Newspaper article The Christian Science Monitor

Clinton's Foreign Policy Brings New Emphasis to Human Rights

Newspaper article The Christian Science Monitor

Clinton's Foreign Policy Brings New Emphasis to Human Rights

Article excerpt

DURING the presidential campaign, Bill Clinton positioned himself as a champion of human rights abroad, promising to crack down on abuses in Bosnia and Haiti.

President Clinton hasn't lived up to all that rhetoric, but nevertheless, analysts say, his administration is putting more emphasis on human rights in the conduct of United States foreign policy than its Republican predecessors did.

"There will be an incremental change in the importance of human rights in US foreign policy - there is some evidence of it already," a senior State Department official says. "We will approach the problem of human rights more coherently than the last administration."

The new emphasis on human rights is, in part, a product of the appointments Mr. Clinton has been making to foreign-policy posts. For instance, the nominee for assistant secretary of state for human rights is John Shattuck, formerly an official with Amnesty International and the American Civil Liberties Union (ACLU). Another former ACLU leader, Morton Halperin, is set to become an assistant secretary of defense.

Among the administration's early actions on the human-rights front:

* China: The Clinton administration will link renewal of China's most-favored-nation trading status to improvements in its human-rights record - a step President Bush opposed.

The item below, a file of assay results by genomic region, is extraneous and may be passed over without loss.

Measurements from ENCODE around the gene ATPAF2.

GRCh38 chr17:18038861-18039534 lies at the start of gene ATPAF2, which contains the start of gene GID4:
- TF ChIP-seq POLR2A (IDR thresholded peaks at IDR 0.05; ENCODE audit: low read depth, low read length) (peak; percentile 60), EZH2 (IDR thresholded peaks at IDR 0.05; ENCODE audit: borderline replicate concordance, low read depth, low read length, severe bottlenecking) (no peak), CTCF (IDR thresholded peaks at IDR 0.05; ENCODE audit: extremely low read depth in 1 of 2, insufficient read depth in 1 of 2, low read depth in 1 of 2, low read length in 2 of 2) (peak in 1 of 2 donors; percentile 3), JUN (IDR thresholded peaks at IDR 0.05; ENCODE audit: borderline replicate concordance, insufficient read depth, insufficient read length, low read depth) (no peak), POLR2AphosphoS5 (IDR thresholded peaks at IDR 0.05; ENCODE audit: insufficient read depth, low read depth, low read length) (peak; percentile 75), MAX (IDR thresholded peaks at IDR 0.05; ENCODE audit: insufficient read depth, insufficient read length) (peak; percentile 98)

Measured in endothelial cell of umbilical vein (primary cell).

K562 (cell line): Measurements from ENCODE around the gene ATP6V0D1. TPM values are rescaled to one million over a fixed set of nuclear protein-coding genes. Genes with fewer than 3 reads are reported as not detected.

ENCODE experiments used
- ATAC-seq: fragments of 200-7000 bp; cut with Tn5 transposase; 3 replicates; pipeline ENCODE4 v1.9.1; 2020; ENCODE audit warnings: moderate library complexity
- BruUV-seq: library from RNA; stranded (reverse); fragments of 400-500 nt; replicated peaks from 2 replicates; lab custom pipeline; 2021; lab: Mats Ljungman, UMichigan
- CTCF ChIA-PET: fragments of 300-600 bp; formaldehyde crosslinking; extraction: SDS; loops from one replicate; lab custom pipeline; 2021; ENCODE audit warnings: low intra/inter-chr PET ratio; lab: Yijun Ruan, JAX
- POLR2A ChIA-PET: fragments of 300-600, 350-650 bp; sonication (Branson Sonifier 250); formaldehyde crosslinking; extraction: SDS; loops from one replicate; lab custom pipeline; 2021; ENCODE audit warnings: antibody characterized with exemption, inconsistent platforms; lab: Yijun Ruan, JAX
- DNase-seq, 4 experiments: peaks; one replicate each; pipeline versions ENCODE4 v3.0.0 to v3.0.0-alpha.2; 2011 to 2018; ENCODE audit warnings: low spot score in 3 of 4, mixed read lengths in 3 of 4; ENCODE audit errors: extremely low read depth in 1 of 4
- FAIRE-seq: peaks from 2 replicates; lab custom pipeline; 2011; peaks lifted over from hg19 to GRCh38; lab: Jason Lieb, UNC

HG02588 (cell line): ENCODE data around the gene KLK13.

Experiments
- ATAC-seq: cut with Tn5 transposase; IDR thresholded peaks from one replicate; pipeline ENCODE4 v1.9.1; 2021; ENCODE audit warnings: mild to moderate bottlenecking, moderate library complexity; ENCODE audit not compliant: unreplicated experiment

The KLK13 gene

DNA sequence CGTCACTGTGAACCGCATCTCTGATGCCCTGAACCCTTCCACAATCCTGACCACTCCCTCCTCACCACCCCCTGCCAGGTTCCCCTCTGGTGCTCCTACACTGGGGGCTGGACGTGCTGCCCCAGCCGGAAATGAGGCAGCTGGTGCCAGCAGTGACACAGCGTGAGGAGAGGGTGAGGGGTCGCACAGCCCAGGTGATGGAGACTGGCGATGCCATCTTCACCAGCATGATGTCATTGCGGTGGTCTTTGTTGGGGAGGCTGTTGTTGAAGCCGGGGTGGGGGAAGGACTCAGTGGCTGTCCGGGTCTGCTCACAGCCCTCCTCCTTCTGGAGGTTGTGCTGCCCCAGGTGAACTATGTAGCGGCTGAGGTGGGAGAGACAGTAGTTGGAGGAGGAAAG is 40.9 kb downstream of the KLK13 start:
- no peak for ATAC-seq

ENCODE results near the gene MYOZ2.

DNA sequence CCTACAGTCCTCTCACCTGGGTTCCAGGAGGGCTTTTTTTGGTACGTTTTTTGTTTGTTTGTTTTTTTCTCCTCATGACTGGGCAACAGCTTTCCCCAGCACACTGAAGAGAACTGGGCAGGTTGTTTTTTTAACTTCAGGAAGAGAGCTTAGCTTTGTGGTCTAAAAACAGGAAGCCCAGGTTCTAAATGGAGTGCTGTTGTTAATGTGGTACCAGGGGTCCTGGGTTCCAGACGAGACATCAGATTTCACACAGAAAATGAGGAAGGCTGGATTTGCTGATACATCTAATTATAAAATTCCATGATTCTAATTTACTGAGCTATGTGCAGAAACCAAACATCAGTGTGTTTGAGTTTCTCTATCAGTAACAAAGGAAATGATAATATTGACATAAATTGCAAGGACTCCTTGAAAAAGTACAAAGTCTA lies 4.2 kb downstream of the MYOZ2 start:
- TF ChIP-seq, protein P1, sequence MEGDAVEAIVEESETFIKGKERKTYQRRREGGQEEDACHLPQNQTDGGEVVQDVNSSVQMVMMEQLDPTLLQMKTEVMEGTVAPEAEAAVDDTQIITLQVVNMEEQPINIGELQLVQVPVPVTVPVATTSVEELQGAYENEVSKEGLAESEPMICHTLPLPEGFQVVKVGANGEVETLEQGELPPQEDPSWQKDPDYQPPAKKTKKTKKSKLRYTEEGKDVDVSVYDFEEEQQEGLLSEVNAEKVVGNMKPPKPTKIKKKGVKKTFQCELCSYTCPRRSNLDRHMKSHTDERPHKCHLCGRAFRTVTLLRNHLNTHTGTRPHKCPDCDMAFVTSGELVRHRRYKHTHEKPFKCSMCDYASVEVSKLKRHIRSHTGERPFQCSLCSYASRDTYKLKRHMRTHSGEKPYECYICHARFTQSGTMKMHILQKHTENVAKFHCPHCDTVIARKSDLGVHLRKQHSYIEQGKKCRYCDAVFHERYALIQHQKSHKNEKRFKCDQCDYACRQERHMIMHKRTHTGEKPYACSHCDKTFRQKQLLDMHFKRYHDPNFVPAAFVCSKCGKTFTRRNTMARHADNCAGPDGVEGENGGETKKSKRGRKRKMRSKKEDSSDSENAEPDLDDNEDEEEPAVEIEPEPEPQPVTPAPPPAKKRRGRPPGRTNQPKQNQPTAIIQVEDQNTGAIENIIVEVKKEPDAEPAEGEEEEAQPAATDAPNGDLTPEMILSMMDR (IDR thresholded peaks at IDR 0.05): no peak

* Peru: "We told Peru in the past 10 weeks they would not get International Monetary Fund aid unless they allowed the Red Cross to visit the jails. And they did," the State Department official says.

* Nicaragua: The administration recently released $54 million in aid, only after receiving a commitment on return of confiscated property and halting extrajudicial killings of former contra fighters.

* Haiti: Although Clinton backed off from his campaign pledge to allow Haitian boat people into the US, he has put more pressure than his predecessor on Haiti's armed forces to win the return of elected President Jean-Bertrand Aristide.

Richard Schifter, US ambassador to the United Nations Humans Rights Commission, says those actions stand in stark contrast to the Bush administration's policy. …

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